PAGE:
I had someone ask me the other day how the non-function of a stroke survivor’s affected extremity progresses from the day of the injury to the brain. He also asked what it felt like onward from that first day that changed my life. This is by no means an expert’s opinion, just my perception living through it and what I can recall.

The day of my stroke, February 19th, 2014 was damn surreal with memories and some flashbacks of key events e.g. the ambulance ride down to Honolulu ER way down from north shore of Oahu, being wheeled in a gurney just like in the movies to have my first of what would be many MRI & CT scans. Also recall not having any feeling on my entire affected left side being poked & prodded by the neurologist throughout that fist day in the ICU. Even a fabric tracing wheel rolled down my arm which I couldn’t feel!

One vivid memory I had was knowing for sure I could just swing my legs out of the bed and walk out of there. The song playing in my head was ‘I Don’t want to Die in the Hospital’ by one of my favorite artists, Conor Oberst, where he writes about a friend he breaks out of the hospital, ‘help me get my boots on, help me get my boots on…’ Turns out, this overconfident behavioral change common in that phase and I certainly had.

My brain, being in cortical shock just wasn’t in reality of my ‘old’ active young self.  My neurologist kneeling at the side of my bed saying that I most likely had the worst thing that will ever happen to me, and I wouldn’t be just walking out that afternoon. My brave loving wife, Jeanie was by my side the entire time.

Likely trillions of brain cells starved and died in the wee hours of that morning where with today’s medical technology, very little could have been done as I was at least a two hour round-trip to the hospital. And Hawaii unfortunately didn’t have a Mobile Stroke Unit sent my way, and who knows if it would have helped.

Post-stroke, months turned into years and certainly one of my biggest lessons was much more damage was done by myself following the stroke with habitual training! Why? It’s known as ‘Learned non-use‘.  I’m right-dominant. Having my left-side affected, my brain ‘learns’ over time that my right side now becomes über-dominate since it’s getting by just fine and says, left-side you’re ‘dead to me’. In other words, ‘learned non-use’. Below a diagram shows the progression showing this. As time passed into the chronic phase of recovery, [in my opinion] I realized there really are two ways the brain recovers, doing something it must do to survive e.g. like the cave man still needing to hunt for survival or a monkey needing to feed itself or through fun & enjoyment e.g. playing the guitar  or throwing a ball. Go to PT over and over, but every day repetition is vital and one’s brain has to have a motivation to keep at it day in and day out. Every single thing from taking my first step to being able to at least raise my left arm involves re-learning over completely from scratch where the neuroplasticity of the brain must occur. Most of these movements were learned when I was a very young child.  Now I’m re-learning again, where it’s far more difficult to.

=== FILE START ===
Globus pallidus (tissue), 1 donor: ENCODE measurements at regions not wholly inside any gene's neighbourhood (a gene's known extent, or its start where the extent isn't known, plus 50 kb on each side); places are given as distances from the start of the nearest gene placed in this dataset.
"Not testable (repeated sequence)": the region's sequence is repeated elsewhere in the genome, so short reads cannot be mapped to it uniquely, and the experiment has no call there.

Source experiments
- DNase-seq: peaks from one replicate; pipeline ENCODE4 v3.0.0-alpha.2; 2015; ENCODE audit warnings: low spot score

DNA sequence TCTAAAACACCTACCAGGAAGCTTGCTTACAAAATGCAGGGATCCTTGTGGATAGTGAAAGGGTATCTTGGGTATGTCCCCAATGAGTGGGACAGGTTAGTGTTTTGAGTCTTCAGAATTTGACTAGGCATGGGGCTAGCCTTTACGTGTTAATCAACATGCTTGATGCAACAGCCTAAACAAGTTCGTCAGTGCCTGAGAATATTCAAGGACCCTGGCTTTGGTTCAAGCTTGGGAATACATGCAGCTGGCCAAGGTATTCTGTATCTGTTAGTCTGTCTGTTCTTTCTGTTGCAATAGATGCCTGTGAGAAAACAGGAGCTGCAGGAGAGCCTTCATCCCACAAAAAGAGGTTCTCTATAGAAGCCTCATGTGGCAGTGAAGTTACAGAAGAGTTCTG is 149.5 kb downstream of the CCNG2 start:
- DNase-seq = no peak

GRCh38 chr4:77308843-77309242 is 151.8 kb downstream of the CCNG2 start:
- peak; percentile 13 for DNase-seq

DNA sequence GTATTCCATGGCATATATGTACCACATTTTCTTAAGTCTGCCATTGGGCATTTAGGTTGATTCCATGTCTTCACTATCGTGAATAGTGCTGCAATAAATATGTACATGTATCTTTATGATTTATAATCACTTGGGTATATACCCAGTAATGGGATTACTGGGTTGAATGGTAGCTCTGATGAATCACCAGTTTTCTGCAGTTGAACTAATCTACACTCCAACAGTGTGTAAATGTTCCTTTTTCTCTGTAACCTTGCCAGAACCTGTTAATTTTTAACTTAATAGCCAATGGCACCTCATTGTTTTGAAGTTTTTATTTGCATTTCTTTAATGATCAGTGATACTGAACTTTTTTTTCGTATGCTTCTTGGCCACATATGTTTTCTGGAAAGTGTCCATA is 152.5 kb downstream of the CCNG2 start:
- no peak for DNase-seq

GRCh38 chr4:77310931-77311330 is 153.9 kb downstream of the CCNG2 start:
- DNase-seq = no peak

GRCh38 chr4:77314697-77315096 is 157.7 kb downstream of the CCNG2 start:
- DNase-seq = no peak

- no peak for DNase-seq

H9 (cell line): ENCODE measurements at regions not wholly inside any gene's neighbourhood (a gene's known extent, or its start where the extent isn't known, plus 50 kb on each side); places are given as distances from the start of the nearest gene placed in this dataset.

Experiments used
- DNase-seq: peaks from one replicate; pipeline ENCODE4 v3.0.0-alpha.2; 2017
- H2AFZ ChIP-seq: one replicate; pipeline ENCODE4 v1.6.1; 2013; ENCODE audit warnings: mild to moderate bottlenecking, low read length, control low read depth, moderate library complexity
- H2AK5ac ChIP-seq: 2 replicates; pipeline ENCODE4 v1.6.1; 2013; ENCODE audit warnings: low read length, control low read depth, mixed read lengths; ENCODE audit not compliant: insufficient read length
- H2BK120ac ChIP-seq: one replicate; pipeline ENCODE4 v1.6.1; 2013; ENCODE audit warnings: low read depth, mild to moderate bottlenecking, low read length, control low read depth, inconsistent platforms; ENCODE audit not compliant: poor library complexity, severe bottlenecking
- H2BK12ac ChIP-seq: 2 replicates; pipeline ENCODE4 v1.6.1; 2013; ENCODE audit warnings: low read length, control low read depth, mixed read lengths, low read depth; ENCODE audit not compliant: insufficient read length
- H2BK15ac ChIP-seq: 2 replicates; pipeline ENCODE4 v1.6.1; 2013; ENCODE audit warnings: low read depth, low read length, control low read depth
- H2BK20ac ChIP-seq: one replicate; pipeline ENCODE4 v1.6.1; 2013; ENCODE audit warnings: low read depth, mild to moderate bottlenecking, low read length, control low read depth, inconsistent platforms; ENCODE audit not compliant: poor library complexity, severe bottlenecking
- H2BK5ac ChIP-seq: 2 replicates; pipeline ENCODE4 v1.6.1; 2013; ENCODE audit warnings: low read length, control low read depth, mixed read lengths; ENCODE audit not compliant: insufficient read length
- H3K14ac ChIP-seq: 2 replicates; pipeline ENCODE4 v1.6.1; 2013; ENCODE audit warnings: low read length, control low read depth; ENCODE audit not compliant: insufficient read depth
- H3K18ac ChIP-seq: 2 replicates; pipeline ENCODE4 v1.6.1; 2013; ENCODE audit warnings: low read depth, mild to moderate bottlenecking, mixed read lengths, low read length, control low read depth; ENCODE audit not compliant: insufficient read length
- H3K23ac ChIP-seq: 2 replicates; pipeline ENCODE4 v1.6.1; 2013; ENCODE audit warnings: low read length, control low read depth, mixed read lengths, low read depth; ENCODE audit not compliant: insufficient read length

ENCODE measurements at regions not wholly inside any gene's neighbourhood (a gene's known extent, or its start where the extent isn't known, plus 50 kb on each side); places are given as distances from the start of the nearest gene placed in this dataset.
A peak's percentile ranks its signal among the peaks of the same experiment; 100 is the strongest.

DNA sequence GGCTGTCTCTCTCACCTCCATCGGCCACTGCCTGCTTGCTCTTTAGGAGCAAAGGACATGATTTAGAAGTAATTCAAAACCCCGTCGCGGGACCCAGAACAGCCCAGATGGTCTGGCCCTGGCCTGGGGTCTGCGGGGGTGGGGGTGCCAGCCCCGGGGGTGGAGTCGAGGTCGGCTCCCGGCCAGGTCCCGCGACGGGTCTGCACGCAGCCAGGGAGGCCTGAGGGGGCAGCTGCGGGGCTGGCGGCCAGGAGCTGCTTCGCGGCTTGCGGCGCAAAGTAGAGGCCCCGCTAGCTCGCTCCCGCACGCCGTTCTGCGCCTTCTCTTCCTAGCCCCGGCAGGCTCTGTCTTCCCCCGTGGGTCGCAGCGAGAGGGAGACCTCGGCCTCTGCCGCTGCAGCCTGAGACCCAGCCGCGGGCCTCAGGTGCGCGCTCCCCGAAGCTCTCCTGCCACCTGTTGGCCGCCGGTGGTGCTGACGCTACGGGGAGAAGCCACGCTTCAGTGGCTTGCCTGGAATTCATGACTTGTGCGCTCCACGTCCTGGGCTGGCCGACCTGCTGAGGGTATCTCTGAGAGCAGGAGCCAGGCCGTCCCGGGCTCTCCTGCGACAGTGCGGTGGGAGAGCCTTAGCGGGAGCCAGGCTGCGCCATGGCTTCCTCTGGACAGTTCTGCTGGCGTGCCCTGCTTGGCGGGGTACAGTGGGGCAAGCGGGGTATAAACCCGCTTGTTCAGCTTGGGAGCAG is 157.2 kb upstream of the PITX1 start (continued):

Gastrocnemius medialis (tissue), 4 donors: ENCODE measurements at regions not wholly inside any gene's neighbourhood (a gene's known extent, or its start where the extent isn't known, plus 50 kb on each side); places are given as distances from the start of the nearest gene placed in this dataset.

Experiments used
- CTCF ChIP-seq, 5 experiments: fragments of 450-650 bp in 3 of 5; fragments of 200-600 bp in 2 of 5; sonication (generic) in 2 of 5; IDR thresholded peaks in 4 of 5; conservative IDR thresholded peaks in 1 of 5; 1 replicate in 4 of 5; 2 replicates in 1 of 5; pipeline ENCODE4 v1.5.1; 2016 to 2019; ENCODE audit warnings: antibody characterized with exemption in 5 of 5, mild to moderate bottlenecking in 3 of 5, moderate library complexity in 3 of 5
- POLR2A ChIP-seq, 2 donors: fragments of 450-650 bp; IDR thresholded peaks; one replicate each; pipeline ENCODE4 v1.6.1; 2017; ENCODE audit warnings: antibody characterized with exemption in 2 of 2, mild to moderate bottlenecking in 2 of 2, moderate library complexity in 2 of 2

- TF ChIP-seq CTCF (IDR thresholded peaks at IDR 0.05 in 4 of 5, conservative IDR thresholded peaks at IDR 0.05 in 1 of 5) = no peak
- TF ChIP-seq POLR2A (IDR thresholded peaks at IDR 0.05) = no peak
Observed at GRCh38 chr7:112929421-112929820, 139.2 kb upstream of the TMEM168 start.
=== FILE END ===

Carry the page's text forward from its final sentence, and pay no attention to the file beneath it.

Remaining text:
Reading this you my think it sounds as I’ve given up.  No, wouldn’t go that far as I continue to use my hand & arm quite a lot e.g. turning off lights, holding things down on a counter or table, and helping the other hand & arm even if it’s only ‘going along for the ride’. No doubt this all is of some benefit and I still have some strength along with nerve impulses and reflexes, which is encouraging. Also, therapies such as CIMT (more) may still be in my future as they’re examples of some level seen of recovery years later with some patients, but important to understand and must keep telling myself there’s no silver bullet, being the hardest of all.

Learned non-use and regaining movement, it sure is a bugger!

Some things are in our control and others not. Things in our control are opinion, pursuit, desire, aversion, and, in a word, whatever are our own actions. Things not in our control are body, property, reputation, command, and, in one word, whatever are not our own actions.

~Epictetus (Stoic philosopher)